It has been three years since I wrote my last post on Intermittent Fasting, so I thought it was about time for an update. In this follow up post I want to address:

  • Dr Michael Mosley’s Horizon Documentary and book “The Fast Diet”
  • Controversy over research on women and fasting
  • An update on my experiences after 4 years of experimentation
  • New research on protein fasting as an alternative
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Michael Mosley and The Fast Diet

In August last year, Intermittent Fasting exploded into the mainstream thanks to Michael Mosley’s Horizon documentary Eat, Fast, and Live Longer, which he later followed up with a book, The Fast Diet.

Dr Mosley did a great job in helping to dispel the myths of the need to eat little and often, and never skip breakfast, and I was extremely pleased to see the concept of IF introduced to a wider audience.

I do have a few criticisms to add however.

  1. No attention to food quality

The TV message was: IF is all you need to reduce your gut, and live longer. When you’re not fasting, you can eat any rubbish you like.

Going from 21 junk meals per week, to only 17 is probably an improvement, but it can hardly be classed as a panacea.

Yes, reducing calorie intake and body-fat are two of the most important things you can do for your health, but there is still a lot more to health than simply being slim.

Personally, I’d rather see people switch to three meals per day of low energy, nutrient dense foods, than simply fasting for a couple of days per week while continuing to guzzle down empty calories, transfats and who knows what else the other five days per week.

On the flip side, however, I can see that fasting is a quick, easy and accessible change for people to make, and it is certainly better than making no change.

  1. Over playing the difficulty

In the documentary, Dr Mosely starts with a fast of several days, which, as you can imagine, is not fun.

Even when he does get into the “5:2” diet, he decides to fast on a Saturday when he is meeting his friends and family for a pub lunch. Brilliant idea…

Again, this is TV, so everything needs to be over egged for the camera, I get it. But do we really need to presume the average viewer has a sub 50 IQ? (Though as Horizon’s latest “science” program involves following pet cats with secret cameras it seems they are now shooting well below even this, but I digress).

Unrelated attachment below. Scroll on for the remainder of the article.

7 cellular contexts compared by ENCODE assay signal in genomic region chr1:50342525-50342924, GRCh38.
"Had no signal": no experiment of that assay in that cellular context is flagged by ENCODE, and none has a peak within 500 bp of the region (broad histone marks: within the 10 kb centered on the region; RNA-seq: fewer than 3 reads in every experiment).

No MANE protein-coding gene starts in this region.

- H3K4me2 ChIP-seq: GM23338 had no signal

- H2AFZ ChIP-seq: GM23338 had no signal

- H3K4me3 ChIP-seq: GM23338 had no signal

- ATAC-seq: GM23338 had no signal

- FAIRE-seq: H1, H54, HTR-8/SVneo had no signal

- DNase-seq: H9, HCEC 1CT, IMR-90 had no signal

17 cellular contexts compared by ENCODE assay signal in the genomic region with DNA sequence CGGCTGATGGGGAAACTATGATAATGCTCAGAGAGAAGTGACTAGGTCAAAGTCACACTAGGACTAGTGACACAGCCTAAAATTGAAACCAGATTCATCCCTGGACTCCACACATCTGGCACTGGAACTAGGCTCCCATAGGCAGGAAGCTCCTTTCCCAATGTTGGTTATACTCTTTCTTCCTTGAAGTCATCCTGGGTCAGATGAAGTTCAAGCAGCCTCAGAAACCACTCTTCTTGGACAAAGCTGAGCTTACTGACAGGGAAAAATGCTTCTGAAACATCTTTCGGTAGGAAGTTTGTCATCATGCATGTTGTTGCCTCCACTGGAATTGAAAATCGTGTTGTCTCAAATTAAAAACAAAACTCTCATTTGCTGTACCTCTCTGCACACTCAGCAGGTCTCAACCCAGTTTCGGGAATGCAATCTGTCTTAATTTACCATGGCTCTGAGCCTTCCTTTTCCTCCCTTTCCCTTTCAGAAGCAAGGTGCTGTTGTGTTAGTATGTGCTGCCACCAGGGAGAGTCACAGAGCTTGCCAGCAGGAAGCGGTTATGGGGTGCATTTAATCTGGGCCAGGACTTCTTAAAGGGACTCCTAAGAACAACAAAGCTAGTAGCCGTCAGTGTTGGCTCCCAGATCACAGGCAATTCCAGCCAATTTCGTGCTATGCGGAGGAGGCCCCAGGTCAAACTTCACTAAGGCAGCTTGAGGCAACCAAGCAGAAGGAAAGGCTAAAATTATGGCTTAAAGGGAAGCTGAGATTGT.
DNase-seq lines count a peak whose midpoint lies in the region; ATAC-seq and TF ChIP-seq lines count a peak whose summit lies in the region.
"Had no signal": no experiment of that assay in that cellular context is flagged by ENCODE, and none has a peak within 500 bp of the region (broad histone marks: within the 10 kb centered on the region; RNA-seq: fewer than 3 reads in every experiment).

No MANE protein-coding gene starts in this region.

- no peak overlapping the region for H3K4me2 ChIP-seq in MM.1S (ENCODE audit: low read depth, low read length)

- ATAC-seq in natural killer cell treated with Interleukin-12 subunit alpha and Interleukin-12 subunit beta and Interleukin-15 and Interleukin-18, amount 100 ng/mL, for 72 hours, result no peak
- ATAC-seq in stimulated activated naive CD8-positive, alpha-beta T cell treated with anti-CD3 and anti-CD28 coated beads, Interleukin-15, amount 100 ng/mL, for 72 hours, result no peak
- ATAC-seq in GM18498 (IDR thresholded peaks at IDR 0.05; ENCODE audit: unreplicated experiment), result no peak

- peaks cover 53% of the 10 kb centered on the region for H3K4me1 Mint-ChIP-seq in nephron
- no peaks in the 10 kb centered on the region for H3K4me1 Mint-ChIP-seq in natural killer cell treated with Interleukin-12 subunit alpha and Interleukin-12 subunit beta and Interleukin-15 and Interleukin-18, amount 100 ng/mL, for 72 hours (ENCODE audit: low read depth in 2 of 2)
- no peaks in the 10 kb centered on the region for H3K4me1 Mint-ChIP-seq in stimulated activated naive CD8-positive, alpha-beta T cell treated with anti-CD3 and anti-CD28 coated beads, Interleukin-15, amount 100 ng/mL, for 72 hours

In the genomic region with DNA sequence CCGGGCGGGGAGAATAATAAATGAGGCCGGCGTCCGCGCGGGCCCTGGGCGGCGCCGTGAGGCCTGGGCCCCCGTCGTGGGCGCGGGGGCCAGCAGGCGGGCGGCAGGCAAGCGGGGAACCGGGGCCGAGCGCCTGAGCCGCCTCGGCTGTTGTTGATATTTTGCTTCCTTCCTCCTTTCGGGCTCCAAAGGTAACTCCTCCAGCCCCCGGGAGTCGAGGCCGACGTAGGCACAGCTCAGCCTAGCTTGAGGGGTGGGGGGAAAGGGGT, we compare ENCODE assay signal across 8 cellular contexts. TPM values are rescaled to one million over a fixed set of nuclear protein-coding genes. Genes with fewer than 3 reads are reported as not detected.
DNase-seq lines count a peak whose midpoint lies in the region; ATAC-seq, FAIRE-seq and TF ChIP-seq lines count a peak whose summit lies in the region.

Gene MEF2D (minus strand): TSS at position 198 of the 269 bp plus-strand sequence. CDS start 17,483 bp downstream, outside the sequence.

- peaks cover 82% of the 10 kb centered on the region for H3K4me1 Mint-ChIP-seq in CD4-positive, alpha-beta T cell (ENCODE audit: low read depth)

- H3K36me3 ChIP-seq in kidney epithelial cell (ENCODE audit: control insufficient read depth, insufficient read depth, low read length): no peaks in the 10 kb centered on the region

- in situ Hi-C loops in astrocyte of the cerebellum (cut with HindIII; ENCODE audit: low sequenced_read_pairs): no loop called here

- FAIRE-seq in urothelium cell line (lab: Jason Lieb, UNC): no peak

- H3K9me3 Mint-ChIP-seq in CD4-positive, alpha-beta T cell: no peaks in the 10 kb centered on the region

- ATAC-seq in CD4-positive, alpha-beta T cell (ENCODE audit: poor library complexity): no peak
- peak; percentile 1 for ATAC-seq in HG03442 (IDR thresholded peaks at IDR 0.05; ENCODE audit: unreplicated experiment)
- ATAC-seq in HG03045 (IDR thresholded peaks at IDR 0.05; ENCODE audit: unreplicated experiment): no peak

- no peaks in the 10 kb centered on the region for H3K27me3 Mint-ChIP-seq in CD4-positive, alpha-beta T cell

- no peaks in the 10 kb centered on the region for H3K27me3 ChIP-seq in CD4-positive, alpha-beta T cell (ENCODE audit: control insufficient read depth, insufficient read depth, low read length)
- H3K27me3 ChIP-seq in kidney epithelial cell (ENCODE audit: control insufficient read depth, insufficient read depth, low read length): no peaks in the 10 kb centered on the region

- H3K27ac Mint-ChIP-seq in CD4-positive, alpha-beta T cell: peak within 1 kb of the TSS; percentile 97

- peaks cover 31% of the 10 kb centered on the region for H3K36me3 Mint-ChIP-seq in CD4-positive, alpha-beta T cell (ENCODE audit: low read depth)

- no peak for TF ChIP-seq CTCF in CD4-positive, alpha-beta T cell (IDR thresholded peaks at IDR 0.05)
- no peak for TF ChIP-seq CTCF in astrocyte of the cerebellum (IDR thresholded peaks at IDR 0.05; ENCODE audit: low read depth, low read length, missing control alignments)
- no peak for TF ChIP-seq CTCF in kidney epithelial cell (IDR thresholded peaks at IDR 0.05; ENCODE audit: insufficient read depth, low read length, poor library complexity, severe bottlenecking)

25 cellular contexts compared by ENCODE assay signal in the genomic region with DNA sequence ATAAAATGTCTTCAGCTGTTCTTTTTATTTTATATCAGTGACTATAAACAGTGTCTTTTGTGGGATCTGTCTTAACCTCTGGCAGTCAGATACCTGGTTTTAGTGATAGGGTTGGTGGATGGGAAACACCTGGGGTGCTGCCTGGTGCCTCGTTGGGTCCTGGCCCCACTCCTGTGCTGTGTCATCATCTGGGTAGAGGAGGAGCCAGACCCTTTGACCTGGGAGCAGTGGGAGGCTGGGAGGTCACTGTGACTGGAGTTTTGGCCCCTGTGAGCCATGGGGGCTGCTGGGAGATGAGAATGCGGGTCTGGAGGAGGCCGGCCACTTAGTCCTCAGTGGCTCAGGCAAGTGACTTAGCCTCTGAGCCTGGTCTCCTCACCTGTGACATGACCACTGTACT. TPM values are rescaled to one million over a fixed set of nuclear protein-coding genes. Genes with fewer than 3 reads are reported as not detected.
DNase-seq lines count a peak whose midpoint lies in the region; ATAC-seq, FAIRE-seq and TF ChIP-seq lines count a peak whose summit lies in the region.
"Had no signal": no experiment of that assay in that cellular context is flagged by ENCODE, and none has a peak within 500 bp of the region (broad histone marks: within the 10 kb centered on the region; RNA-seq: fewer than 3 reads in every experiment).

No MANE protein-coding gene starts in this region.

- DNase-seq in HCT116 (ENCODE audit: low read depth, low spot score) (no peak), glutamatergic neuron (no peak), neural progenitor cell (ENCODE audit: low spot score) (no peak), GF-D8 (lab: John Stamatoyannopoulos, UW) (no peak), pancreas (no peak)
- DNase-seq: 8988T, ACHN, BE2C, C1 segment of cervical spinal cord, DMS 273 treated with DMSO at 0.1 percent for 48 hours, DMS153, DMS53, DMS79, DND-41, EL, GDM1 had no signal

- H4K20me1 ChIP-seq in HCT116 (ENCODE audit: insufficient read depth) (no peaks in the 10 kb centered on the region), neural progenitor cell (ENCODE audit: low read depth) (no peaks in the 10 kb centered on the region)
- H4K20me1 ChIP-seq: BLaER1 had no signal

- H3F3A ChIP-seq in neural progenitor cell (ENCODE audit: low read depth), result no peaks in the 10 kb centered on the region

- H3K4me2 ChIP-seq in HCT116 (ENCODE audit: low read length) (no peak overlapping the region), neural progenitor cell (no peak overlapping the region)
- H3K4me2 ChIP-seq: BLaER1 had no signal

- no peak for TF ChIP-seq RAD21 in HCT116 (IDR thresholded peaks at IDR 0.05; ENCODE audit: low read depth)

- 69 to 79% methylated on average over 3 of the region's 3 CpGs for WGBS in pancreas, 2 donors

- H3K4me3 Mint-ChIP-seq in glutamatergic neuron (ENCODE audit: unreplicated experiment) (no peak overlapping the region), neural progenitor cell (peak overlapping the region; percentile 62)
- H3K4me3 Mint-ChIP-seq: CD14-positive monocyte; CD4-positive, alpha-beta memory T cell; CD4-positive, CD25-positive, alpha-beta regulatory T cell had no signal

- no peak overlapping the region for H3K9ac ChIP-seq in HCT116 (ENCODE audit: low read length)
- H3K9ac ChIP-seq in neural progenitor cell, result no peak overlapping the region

I personally don’t find fasting to be a struggle, and never have – just start off small, gradually build up the duration, and do it during the week when you’re busy. “The Devil Makes Work for Idle Gums” as I like to say.

I guess that’s just too boring and sensible for TV though!

  1. He doesn’t actually fast

Mosley’s version of “Fasting” is actually limiting calories to 600 (500 for women) which can be eaten at any time, and spread throughout the day if necessary. Really, I think this should be termed “Intermittent Calorie Restriction”, as eating, even if it’s only a small amount, can’t really be classed as fasting.

This is not to say that this approach is necessarily wrong – as we’ll see later in this post there are many ways to skin a cat (not sure if that will be featured in Horizon’s new series), and there’s still a lot we don’t know about fasting – how it works, or which, if any, way is best?

  1. His diet appears to replicate Eat Stop Eat without giving credit

Now perhaps he came up with the idea for “The Fast Diet” completely independently, it’s not impossible. There is absolutely no way, however, one could have done all the research necessary to produce the documentary and subsequent book, without coming across Brad Pilon and Eat Stop Eat, which is essentially the same as the Fast Diet, but published in 2007.

I am certainly not saying that Mosley shouldn’t have written his book – Eat Stop Eat is an E-Book aimed at the US market, so I think there was a market for a printed book for the UK – but it just seems a little disingenuous to make absolutely no reference to it whatsoever.